5. A cleaning nozzle as claimed in claim 4 wherein the bristle bundle comprises a tapered free end.
6. A cleaning nozzle as claimed in claim 1 wherein the brush element comprises a support extending substantially in the direction of the longitudinal axis of the brush element and bristles extending substantially radially from the support.
7. A cleaning nozzle as claimed in claim 6 wherein the bristles are arranged substantially helically around the support.
8. A cleaning nozzle as claimed in claim 1 wherein the brush element is removably secured in the nozzle body by a plug-in fitting.
9. A cleaning nozzle as claimed in claim 8 wherein the plug-in fitting extends into a recess in the nozzle body.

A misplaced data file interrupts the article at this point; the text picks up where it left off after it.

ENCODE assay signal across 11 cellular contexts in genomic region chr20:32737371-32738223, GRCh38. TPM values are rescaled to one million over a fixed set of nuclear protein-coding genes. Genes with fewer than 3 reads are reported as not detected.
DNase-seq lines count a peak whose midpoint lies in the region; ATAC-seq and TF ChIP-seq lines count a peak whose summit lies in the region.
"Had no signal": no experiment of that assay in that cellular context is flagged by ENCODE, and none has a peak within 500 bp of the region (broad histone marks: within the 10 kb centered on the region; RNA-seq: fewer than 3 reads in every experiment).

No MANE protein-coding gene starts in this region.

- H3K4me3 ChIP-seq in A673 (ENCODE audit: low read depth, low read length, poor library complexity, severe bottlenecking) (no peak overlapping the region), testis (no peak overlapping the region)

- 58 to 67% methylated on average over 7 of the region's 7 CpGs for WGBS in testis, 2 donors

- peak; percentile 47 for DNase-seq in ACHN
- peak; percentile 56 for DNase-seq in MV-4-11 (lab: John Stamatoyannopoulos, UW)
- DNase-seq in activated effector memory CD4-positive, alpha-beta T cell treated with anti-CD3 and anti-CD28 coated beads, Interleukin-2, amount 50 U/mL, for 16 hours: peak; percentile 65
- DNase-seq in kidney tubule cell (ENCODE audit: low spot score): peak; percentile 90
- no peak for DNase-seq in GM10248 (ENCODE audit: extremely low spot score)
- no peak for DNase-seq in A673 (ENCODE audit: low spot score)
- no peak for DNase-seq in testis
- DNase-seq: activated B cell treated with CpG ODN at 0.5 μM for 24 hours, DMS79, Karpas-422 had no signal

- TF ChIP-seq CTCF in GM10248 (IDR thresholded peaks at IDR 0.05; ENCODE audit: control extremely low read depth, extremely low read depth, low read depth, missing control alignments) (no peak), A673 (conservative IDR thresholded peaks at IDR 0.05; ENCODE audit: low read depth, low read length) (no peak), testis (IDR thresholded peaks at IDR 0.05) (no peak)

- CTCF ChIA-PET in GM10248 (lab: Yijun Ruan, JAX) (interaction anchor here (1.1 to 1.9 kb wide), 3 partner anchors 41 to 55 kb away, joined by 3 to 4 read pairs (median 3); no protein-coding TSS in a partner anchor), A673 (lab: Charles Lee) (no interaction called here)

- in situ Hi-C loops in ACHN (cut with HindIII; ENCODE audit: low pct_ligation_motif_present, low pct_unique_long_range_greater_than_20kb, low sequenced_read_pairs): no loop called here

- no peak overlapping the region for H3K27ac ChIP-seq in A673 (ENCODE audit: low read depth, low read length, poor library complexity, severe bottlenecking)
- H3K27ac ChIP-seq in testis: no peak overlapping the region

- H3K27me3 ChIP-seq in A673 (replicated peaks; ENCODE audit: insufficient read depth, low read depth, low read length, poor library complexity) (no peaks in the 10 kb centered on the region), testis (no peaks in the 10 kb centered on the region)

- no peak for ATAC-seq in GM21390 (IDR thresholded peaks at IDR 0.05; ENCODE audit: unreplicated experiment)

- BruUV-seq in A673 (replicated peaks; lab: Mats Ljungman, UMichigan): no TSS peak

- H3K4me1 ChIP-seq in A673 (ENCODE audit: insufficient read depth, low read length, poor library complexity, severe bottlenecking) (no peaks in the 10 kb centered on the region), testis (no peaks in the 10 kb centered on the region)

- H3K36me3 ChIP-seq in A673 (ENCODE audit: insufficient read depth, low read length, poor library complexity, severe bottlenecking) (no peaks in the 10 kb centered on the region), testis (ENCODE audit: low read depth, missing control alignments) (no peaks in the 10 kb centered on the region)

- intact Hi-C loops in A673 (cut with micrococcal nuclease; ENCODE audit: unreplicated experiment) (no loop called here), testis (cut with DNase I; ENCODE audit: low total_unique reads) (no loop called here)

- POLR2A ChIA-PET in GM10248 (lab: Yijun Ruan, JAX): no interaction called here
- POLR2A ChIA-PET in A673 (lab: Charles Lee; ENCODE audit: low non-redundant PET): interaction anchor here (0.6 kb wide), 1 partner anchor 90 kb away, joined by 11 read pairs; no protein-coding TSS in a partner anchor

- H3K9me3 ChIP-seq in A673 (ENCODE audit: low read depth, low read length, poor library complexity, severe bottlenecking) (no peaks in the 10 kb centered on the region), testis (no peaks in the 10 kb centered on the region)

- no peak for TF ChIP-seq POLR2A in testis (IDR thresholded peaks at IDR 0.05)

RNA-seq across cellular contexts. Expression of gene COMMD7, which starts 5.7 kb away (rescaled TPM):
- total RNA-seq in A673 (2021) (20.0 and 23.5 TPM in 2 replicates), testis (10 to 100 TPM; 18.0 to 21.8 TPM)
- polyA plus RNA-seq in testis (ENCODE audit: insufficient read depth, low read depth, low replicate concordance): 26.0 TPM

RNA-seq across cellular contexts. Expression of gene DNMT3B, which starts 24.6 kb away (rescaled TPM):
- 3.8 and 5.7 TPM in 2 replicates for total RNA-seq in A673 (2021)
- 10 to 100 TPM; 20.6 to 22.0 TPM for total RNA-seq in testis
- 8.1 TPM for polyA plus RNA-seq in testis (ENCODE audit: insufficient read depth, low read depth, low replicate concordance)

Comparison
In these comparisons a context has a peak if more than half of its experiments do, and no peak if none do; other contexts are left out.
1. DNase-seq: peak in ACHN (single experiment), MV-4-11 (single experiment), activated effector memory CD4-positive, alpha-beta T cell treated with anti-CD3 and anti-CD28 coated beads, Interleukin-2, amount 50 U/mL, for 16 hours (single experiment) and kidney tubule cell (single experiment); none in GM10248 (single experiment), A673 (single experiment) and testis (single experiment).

10. A cleaning nozzle as claimed in claim 8 wherein the plug-in fitting extends into a through-bore in the nozzle body.
11. A cleaning nozzle as claimed in claim 1 wherein said one end of nozzle body carrying the single brush element forms an angle relative to a remaining portion of the nozzle body.
The present invention concerns a cleaning nozzle according as well as a dental care instrument provided with such a cleaning nozzle.
Such cleaning nozzles are used individually and are removably connectable to a base instrument which is equipped with a water tank and water pump and which supplies the nozzle with water through a water feed line. Food residues in gum pockets and gaps between the teeth can be reliably flushed out by the jet of water produced by the nozzle. Even in poorly accessible places very good tooth cleaning is possible with it. The water jet which, depending on the base instrument, can be regulated in intensity, also massages the gums. As a result the perfusion of the gums is stimulated, which helps to strengthen sensitive gums and counteracts gum shrinkage.